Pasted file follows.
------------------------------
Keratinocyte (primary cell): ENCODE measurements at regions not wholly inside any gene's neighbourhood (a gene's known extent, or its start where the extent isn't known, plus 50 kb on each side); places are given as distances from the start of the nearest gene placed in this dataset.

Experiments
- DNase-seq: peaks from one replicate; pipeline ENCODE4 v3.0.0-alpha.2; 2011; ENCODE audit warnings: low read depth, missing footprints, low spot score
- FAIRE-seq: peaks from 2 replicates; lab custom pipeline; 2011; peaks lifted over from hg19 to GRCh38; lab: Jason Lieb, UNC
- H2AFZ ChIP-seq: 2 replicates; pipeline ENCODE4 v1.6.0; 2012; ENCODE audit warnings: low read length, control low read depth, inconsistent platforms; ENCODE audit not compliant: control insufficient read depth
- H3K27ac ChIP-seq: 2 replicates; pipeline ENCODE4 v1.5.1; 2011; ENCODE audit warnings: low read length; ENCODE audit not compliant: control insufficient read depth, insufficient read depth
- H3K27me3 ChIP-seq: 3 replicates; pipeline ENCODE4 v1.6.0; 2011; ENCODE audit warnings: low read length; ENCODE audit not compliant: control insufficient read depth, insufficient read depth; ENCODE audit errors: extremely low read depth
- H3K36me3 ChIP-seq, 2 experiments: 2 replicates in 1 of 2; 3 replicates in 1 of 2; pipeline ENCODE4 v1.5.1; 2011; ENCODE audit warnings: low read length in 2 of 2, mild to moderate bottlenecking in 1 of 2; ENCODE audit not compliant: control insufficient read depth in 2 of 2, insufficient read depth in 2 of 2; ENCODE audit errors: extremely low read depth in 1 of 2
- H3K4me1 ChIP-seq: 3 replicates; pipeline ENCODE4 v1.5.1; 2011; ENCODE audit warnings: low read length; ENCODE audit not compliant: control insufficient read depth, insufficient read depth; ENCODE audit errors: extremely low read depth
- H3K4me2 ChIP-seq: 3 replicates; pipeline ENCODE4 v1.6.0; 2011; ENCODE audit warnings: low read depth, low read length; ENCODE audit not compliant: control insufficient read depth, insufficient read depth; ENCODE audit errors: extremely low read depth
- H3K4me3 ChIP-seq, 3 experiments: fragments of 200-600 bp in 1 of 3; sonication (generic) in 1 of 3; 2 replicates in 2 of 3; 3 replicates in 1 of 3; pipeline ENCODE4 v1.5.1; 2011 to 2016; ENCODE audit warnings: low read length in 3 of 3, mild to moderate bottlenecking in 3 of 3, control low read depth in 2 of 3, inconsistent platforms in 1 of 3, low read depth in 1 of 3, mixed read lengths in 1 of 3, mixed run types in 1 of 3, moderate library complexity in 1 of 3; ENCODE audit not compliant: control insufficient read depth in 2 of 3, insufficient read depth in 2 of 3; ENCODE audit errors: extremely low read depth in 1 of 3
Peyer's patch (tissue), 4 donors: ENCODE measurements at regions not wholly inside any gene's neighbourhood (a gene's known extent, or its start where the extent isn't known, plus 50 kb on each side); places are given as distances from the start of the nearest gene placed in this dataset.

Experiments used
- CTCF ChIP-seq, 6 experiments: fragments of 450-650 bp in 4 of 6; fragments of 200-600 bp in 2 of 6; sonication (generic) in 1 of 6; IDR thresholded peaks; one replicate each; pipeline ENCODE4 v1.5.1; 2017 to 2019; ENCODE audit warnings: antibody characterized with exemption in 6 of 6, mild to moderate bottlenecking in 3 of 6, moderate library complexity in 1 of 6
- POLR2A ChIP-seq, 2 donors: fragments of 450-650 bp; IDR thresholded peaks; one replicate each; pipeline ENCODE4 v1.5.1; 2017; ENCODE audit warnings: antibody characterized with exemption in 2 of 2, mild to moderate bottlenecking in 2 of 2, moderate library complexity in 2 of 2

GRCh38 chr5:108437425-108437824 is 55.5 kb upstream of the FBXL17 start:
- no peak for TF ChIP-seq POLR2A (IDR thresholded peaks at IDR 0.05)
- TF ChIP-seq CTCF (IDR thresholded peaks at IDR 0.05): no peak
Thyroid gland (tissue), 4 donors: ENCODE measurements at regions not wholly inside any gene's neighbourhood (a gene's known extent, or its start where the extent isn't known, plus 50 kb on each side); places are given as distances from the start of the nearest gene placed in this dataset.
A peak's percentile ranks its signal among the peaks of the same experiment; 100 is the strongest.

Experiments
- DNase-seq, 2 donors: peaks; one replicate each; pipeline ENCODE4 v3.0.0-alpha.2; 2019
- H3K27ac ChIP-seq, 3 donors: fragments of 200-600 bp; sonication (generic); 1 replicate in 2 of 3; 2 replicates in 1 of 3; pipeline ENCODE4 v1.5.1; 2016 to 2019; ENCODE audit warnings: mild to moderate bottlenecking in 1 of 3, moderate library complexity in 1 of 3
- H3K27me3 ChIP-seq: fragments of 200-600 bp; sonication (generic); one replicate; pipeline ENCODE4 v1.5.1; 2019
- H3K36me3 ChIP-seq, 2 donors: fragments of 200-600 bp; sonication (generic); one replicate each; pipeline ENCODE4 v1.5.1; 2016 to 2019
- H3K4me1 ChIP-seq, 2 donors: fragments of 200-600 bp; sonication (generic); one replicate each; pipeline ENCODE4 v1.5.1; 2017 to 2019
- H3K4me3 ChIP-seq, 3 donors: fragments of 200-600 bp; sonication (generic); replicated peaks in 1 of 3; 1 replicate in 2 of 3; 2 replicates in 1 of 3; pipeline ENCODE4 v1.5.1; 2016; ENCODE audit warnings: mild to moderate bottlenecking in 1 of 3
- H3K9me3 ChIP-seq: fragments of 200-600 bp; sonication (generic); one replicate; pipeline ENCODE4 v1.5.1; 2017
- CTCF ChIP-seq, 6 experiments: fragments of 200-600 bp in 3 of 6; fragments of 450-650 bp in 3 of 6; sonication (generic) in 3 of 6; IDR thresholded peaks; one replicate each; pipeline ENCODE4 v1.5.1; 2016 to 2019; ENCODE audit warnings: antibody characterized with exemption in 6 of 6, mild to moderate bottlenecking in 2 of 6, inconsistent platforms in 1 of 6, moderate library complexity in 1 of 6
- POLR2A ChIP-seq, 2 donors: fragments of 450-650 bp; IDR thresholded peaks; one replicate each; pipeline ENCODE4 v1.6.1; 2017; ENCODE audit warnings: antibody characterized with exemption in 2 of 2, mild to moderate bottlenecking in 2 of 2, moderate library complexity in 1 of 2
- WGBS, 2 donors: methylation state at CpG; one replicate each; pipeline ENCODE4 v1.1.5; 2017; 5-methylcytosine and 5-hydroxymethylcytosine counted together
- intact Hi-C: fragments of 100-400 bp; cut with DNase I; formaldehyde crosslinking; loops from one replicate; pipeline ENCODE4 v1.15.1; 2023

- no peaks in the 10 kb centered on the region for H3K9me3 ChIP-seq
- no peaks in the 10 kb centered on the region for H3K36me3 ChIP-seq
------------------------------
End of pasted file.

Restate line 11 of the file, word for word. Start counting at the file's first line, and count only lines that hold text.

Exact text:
- H3K4me3 ChIP-seq, 3 experiments: fragments of 200-600 bp in 1 of 3; sonication (generic) in 1 of 3; 2 replicates in 2 of 3; 3 replicates in 1 of 3; pipeline ENCODE4 v1.5.1; 2011 to 2016; ENCODE audit warnings: low read length in 3 of 3, mild to moderate bottlenecking in 3 of 3, control low read depth in 2 of 3, inconsistent platforms in 1 of 3, low read depth in 1 of 3, mixed read lengths in 1 of 3, mixed run types in 1 of 3, moderate library complexity in 1 of 3; ENCODE audit not compliant: control insufficient read depth in 2 of 3, insufficient read depth in 2 of 3; ENCODE audit errors: extremely low read depth in 1 of 3